By Mike Woitalla
I'm not a big fan of trophies. They tend to be gaudy and overpriced. At the same time, I find it amusing when people get all riled up about kids nowadays getting trophies they don't deserve. As if that's really a major problem.
Many times I’ve heard the diatribes about how when we were children we had to win to get a reward and now they give them to everyone. They call them “participation trophies” and the issue became big news recently when NFL linebacker James Harrison boasted on Instagram that he took away from his 6- and 8-year-old sons their participation trophies.
“I'm not sorry for believing that everything in life should be earned and I'm not about to raise two boys to be men by making them believe that they are entitled to something just because they tried their best,” wrote Harrison.
Harrison was widely hailed. There is an irony in considering parenting advice from someone who was arrested for assault and admitted to slapping his son’s mother in the face, and whose pitbull sent his boy to the hospital for three days. Regardless, the participation trophy issue is much ado about nothing -- because children are much smarter than they’re given credit by those who think a piece of plastic will make them soft and unambitious for the rest of their lives.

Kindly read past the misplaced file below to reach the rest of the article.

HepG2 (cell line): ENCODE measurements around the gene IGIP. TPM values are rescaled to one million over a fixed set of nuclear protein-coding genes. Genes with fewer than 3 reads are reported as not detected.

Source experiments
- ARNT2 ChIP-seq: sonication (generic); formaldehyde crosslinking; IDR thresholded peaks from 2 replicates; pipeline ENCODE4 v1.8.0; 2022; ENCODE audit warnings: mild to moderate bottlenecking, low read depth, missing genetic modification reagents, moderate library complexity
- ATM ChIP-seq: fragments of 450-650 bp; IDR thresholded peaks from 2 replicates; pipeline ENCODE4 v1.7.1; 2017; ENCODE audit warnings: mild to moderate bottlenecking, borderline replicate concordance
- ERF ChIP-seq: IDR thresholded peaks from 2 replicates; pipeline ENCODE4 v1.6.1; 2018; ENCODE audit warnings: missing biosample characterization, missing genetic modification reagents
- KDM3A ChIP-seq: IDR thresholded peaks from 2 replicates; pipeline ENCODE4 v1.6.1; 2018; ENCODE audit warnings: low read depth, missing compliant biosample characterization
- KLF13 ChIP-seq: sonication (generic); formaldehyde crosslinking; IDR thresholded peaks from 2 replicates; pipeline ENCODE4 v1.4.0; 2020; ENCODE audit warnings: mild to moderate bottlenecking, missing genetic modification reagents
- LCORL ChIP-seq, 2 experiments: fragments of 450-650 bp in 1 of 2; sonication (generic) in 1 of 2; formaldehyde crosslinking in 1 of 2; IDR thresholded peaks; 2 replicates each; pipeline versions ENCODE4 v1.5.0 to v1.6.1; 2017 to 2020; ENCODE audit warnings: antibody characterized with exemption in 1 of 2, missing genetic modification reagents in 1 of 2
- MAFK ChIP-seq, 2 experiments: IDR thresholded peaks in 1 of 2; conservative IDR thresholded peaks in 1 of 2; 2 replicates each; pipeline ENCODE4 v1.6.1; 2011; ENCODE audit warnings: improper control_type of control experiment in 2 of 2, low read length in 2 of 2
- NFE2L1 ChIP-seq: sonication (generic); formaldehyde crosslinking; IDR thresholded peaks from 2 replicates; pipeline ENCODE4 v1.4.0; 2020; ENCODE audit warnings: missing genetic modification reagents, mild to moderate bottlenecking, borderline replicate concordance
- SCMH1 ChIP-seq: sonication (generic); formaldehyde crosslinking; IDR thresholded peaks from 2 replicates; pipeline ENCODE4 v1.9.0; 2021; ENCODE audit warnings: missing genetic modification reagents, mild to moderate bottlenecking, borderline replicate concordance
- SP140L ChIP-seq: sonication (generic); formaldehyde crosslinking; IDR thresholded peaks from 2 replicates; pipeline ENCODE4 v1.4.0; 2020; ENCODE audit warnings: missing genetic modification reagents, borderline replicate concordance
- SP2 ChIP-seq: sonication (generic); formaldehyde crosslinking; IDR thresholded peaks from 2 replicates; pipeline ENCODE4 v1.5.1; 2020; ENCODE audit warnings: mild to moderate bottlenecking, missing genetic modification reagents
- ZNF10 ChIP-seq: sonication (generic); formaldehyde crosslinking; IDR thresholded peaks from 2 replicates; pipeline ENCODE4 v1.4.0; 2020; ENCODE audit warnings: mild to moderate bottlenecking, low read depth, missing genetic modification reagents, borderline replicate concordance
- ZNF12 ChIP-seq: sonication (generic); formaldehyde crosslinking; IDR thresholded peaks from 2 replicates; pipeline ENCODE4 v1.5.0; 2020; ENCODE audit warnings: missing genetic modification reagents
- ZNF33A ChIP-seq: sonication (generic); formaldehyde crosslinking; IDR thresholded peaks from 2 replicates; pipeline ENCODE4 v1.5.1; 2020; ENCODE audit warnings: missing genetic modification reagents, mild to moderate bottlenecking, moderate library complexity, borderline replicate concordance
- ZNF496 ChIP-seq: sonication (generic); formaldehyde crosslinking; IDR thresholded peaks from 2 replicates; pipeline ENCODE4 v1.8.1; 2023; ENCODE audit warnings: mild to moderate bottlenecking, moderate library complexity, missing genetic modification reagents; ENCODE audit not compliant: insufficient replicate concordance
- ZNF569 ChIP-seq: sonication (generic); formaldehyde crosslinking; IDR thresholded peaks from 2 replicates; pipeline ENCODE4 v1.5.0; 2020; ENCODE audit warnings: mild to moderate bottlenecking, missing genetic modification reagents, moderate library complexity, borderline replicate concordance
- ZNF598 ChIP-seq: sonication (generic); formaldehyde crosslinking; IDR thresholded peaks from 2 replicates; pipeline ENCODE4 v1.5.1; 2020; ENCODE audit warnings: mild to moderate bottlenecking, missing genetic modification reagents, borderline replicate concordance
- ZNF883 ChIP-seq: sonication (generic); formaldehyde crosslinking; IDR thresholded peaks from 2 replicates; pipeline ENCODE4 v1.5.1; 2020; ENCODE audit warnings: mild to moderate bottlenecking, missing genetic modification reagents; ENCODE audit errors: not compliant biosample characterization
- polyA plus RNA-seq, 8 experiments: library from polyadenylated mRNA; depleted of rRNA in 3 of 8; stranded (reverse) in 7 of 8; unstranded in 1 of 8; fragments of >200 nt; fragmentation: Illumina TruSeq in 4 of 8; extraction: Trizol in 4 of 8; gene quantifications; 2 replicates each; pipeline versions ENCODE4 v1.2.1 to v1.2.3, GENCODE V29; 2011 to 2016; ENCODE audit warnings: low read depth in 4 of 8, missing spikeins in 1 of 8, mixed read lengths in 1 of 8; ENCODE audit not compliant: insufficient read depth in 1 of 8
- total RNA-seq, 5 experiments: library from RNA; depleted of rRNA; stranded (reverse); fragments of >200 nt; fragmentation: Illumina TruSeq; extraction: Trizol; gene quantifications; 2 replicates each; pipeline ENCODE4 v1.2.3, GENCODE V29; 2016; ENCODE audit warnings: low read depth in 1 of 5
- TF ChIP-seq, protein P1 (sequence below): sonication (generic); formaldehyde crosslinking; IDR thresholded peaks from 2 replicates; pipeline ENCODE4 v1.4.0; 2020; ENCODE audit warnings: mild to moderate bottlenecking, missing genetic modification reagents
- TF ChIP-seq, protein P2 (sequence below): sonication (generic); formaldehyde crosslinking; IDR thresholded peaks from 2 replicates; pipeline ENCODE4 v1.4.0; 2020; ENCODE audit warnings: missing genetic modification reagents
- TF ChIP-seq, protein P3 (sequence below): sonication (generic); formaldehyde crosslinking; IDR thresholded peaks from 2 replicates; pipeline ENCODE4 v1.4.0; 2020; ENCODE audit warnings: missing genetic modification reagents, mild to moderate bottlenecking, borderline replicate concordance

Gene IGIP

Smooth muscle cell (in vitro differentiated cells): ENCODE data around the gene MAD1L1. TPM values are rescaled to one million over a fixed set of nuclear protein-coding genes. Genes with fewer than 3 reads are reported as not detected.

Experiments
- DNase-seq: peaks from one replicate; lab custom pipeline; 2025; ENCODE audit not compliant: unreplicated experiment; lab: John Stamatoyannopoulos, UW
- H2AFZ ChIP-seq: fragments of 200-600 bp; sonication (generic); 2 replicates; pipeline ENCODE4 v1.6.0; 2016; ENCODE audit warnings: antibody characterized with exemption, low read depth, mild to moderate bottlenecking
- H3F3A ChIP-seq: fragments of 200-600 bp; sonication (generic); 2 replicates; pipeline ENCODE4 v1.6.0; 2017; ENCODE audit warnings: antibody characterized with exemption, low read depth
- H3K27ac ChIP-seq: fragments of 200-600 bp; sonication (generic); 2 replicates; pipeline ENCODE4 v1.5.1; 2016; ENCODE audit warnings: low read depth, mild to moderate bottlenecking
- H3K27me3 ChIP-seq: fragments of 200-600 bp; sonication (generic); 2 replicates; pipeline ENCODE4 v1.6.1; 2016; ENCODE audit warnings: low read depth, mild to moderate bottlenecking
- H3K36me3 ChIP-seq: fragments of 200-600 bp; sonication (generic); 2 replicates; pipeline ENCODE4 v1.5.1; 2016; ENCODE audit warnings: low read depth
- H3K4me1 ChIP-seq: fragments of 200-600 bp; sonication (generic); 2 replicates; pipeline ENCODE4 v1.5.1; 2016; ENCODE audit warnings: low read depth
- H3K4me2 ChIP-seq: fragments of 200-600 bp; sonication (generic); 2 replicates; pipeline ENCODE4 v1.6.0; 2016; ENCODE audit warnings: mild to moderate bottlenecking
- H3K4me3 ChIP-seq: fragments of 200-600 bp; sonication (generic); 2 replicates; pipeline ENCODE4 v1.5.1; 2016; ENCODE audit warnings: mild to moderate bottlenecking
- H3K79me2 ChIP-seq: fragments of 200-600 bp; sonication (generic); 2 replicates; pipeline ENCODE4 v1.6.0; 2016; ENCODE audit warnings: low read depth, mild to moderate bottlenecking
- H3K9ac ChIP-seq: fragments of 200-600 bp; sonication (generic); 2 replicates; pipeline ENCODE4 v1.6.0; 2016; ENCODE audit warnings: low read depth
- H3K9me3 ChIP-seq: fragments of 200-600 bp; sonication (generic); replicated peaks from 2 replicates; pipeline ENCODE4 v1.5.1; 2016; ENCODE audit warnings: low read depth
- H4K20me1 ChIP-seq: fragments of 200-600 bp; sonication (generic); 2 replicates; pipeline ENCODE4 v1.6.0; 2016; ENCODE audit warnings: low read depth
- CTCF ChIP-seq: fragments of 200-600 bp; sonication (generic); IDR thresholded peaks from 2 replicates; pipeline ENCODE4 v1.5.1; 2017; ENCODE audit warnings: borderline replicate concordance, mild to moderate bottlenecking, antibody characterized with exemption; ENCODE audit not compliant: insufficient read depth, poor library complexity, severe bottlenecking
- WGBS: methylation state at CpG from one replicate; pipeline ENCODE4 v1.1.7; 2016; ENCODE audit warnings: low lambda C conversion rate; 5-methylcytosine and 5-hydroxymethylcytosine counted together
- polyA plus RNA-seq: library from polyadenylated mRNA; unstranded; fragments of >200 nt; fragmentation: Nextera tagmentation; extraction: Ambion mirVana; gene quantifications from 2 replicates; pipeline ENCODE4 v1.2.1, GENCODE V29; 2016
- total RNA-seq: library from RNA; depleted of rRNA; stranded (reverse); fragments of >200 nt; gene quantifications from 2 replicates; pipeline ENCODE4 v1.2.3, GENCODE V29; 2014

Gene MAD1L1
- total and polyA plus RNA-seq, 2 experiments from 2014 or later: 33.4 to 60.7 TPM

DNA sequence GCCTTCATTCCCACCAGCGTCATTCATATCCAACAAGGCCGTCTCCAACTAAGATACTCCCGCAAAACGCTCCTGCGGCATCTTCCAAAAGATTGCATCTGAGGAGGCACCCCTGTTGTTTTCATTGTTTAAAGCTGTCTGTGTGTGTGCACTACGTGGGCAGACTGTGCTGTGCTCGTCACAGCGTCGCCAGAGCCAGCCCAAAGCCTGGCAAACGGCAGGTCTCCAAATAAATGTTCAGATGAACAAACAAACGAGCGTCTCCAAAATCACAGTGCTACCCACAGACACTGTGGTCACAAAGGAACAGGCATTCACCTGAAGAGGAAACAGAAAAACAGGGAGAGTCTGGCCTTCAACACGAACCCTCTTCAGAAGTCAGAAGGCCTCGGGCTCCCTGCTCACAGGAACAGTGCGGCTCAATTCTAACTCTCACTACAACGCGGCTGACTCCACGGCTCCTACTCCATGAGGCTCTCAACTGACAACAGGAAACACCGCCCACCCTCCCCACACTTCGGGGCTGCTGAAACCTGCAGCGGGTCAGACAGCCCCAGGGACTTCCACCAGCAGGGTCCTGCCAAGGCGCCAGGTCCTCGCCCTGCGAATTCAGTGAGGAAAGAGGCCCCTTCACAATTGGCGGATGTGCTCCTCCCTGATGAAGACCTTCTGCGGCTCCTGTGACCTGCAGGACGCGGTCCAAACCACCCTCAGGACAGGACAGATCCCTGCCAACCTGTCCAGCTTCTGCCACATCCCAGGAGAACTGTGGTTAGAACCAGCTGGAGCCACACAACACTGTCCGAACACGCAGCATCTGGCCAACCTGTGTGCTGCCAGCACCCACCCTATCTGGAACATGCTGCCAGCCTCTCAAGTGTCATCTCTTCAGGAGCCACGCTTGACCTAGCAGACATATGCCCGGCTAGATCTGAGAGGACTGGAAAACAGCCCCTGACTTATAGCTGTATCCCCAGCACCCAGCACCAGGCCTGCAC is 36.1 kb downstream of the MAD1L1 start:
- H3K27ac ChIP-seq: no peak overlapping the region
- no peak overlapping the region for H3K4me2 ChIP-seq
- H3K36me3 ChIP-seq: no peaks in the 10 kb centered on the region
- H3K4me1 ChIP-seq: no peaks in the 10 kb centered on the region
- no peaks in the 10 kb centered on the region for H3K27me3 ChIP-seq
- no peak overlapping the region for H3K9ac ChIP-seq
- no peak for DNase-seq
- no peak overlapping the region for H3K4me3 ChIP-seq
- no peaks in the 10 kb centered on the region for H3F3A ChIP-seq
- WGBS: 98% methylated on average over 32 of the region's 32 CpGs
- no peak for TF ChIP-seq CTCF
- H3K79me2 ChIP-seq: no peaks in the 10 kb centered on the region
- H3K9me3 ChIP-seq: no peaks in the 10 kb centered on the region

Kids keep score. They understand the difference between a participation trophy and a winner’s medal.
I certainly don’t think there’s anything wrong with giving young children a memento at the end of the season, regardless of the win-loss record. Better than a trophy, I’ve always thought, is a team picture or a photo collage from the season. That’s something they’re more likely to cherish years down the road than a trophy.